Australians will have greater access to cheap and sustainable renewable energy thanks to the research being undertaken at UNSW’s Solar Industrial Research Facility (SIRF), Opposition Leader Bill Shorten says.
Mr Shorten, along with Labor Senator for NSW Jenny McAllister, toured the facility with UNSW President and Vice-Chancellor Professor Ian Jacobs and the Head of the School of Photovoltaic and Renewable Energy Engineering, Associate Professor Alistair Sproul on Wednesday.
The tour took place as debate intensified around the federal government’s proposal for Australia's energy policy, the National Energy Guarantee (NEG).
The world-class manufacturing facility enables the development of UNSW’s silicon solar cell technologies from laboratory processes to factory-ready industrial processes.
UNSW President and Vice-Chancellor Professor Ian Jacobs, Labor Senator for NSW Jenny MacAllister, and Opposition Leader Bill Shorten. Photo: Peter Rae
Mr Shorten commended researchers at SIRF for creating what he described as the “Southern Hemisphere version of Silicon Valley”, saying their work is crucial to addressing Australia’s need for cheap, renewable energy.
“Some of the remarkable things we’re seeing researched here - it means that solar rooftop is about a third of the normal electricity grid price that people are paying now. That is what solar can do.”
The current design of the government’s energy policy will stifle future investment in renewable energy and facilities such as SIRF, Mr Shorten warned.
“That will lead to higher prices because renewable energy is where we’re going to see cheaper energy in the future,” he said.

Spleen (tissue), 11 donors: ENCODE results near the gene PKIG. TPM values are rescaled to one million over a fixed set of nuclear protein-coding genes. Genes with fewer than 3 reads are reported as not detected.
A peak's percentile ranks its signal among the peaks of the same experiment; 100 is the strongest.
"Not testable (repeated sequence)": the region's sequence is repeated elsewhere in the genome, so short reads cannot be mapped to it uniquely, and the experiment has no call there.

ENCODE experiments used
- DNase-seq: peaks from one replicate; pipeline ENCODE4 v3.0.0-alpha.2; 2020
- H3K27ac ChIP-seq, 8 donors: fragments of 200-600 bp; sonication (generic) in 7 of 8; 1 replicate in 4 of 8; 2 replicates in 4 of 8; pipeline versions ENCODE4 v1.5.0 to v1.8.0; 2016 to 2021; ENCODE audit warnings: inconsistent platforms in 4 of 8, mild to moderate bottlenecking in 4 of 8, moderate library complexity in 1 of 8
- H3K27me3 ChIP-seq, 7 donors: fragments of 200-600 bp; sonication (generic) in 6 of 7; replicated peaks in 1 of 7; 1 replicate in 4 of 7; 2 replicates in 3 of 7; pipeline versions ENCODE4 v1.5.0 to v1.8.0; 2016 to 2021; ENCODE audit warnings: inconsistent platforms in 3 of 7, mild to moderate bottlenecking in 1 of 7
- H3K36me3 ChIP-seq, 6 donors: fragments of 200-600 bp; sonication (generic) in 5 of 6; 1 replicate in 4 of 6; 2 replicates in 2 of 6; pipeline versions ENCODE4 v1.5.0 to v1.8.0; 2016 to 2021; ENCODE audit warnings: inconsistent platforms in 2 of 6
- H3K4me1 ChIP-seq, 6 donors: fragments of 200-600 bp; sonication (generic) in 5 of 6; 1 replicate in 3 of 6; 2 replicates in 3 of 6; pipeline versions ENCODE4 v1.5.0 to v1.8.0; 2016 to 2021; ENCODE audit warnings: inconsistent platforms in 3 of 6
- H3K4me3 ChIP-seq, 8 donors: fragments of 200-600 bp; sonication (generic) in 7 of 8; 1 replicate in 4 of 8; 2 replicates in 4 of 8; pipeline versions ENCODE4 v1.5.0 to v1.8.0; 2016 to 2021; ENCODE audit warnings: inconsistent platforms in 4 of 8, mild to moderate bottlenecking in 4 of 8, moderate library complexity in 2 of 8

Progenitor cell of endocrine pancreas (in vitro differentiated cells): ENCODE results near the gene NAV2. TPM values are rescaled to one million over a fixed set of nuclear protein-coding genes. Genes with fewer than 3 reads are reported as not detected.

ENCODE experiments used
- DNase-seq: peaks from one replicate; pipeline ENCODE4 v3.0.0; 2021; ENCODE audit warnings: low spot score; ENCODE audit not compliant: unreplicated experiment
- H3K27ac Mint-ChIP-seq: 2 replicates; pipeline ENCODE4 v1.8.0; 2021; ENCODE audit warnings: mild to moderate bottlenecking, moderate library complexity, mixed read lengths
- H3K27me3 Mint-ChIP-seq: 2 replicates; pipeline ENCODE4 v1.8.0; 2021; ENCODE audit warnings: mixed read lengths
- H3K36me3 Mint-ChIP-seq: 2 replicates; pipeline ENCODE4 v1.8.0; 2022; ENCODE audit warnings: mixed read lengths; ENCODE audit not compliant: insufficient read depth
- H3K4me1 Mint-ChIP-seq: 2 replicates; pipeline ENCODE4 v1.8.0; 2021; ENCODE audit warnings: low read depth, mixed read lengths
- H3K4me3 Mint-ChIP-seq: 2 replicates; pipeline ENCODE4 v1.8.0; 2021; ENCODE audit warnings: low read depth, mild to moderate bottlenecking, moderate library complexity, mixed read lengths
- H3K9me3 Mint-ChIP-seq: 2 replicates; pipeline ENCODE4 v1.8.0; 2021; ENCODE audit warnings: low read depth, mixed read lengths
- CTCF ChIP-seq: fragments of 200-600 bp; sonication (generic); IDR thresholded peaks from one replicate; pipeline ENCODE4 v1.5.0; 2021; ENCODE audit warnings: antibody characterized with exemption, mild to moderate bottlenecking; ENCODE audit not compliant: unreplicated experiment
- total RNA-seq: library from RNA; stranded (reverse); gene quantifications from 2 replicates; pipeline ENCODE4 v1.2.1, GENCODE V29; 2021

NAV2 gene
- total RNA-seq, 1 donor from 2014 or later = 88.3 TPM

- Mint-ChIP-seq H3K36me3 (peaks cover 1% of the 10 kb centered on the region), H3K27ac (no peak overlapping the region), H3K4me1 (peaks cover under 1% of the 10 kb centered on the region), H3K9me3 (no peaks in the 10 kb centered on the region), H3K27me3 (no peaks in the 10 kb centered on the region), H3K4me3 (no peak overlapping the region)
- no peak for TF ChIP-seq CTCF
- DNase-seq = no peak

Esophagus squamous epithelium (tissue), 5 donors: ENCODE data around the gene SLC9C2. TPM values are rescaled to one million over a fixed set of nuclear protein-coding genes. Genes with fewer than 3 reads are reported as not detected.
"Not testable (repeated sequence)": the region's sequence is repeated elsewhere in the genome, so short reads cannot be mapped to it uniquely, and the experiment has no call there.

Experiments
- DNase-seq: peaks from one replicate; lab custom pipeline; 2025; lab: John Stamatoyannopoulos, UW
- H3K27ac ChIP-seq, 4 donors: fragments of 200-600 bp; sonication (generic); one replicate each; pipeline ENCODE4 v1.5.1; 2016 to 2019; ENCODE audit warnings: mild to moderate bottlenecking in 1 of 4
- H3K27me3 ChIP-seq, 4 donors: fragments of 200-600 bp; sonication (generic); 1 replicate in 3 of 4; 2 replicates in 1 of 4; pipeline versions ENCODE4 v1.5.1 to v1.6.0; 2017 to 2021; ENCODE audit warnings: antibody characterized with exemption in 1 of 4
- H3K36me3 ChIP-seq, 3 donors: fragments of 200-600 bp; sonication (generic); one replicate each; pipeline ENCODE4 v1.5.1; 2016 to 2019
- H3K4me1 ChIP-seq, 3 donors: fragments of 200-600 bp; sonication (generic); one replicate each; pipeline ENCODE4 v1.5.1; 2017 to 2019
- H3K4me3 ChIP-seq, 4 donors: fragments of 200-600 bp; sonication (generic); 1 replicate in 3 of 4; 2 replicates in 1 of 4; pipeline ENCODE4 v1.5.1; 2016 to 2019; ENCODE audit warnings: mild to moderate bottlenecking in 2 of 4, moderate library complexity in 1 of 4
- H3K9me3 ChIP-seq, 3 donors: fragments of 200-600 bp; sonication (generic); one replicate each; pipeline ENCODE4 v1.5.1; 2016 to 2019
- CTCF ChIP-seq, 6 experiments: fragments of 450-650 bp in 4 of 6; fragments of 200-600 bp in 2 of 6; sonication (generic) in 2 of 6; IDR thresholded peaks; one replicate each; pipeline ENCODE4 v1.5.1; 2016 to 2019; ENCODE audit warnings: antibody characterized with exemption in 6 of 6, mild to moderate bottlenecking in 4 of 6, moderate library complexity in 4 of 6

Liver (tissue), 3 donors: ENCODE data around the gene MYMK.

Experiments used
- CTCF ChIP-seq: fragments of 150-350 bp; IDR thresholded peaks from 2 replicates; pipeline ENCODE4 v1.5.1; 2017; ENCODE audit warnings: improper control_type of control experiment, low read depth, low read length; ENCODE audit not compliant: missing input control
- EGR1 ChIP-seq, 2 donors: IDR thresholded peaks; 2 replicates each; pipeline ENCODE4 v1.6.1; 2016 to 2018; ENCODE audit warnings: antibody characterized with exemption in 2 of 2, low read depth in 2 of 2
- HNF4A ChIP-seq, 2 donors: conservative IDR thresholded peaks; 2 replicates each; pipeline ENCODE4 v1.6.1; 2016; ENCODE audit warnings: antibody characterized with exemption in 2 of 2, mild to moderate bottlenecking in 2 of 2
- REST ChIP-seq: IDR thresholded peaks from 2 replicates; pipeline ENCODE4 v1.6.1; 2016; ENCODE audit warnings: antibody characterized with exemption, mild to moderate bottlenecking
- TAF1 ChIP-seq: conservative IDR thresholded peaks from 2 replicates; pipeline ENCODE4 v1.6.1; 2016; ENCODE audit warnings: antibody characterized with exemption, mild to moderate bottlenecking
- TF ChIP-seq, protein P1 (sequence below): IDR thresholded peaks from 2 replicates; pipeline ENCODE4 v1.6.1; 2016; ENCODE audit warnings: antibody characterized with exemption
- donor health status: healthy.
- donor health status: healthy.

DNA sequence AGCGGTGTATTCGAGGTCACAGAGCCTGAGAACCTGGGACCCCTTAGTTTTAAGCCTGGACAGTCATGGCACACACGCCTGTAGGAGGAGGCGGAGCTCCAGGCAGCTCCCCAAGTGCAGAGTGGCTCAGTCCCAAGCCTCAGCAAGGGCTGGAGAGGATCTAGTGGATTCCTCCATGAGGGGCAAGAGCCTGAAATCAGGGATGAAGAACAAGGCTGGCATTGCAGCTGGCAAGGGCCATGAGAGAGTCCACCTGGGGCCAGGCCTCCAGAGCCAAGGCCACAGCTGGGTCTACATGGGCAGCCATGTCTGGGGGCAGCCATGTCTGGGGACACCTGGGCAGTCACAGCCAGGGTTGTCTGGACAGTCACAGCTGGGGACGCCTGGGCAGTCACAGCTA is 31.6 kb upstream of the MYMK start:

SIRF is uniquely placed to meet Australia’s increasingly urgent quest for cheaper, sustainable energy, Professor Jacobs said.
'There is a need in Australia to keep investing in this sort of great research, in solar, in renewable energy and in so many other areas. It is the cornerstone of a prosperous and successful society.'
“It brings together our very best researchers at UNSW with industry partners to push forward on this extraordinarily important area of research and its application.
“There is a need in Australia to keep investing in this sort of great research, in solar, in renewable energy and in so many other areas. It is the cornerstone of a prosperous and successful society,” he said.
Mr Shorten also praised UNSW’s commitment to being energy carbon neutral, with 100% of its power needs supplied by solar photovoltaics (PV) by 2020.
“The University of NSW is not just a suburban house or a small business, it’s one of the major users of electricity in this part of Sydney,” he said.
“If the University of NSW can see the commercial value in going to renewable energy then what we need is a government in Canberra who’s going to back the future, back the science and back lower energy prices.”
The 15-year Solar PV Corporate Power Purchase Agreement (Solar PPA) UNSW has in place with Maoneng is the first of its kind in Australia, and UNSW believes it is the first university in the world to go fully energy carbon neutral via solar photovoltaics.